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Is it better to ignore a wrong or seek vengeance? Does a selfish motive negate the merit of charitable action? Rabbis Niles E. Goldstein and Steven S. Mason address these and other issues in their exploration of spiritual ethics, based on the thirteenth-century Sefer Ma'alot Hamidot, "Book of Virtues and Values."
Topics include yediat ha-El, "knowledge of God"--the "highest" of all virtues; leshon hara, "slander of neighbors"; gemilut chasadim, "commandments that have no apparent reward in this world"; and shalom, "seeking peace."
Rabbi Mason selected and translated the text portions and Rabbi Goldstein prepared in-depth study materials, applying the texts to our day. Sources are provided in both Hebrew and English.
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My Jewish World: An Early Childhood Music Curriculum (Book/CD set)
Music can be a wonderfully effective teaching tool for preschool aged children. My Jewish World guides teachers through the process of introducing and utilizing song in the classroom to teach Jewish values.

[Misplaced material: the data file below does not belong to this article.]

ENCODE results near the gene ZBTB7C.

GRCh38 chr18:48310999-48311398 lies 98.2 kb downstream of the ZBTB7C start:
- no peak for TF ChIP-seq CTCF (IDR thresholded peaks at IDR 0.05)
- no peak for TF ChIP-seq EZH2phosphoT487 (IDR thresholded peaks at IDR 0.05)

In her comprehensive and easy to follow book, Judy Caplan Ginsburgh includes twenty-six songs, religious and secular, that will help to facilitate an environment of fun and learning. Each song addresses important Jewish concepts and many use Hebrew words and prayers. Judy provides comments, activities, and creative ideas, specific for each song, which can be used in the classroom to learn about being Jewish every day. The importance of saying the Sh'ma each morning, learning the Hebrew words for colors, understanding body parts, and the value of cooperation are only some of the Jewish concepts touched on in the book.
In addition, Judy Ginsburgh includes a list of suggested books for many of the topics. These books help to reinforce and expand the lessons laid out in the curriculum.
With a helpful glossary of Hebrew and Yiddish terms and the companion music CD, My Jewish World is a wonderful guide to making music significant in the Jewish classroom.
Duties of the Soul: The Role of Commandments in Liberal Judaism
This outstanding anthology of thirteen essays by esteemed leaders of the Reform rabbinate reexamines the role of mitzvot in liberal Judaism as viewed through philosophical, experiential, and practical contexts. In this groundbreaking collection, Niles E. Goldstein and Peter S. Knobel identify the challenges of living as a Reform Jew in today's rapidly changing world.
Coming from a wide range of experiences and viewpoints, the essayists contend that for Judaism to survive, Reform Jews must find a balance between maintaining a strong presence in the arenas of social action and basic Reform principles and adopting a strong ideology of observance, tradition, and literacy.
- Includes 13 essays with an introduction by the editors
- Authoritative works by key leaders of the Reform movement
- Comprehensive look at today's understanding of mitzvot
Jewish Dimensions of Social Justice:Tough Moral Choices of Our Time
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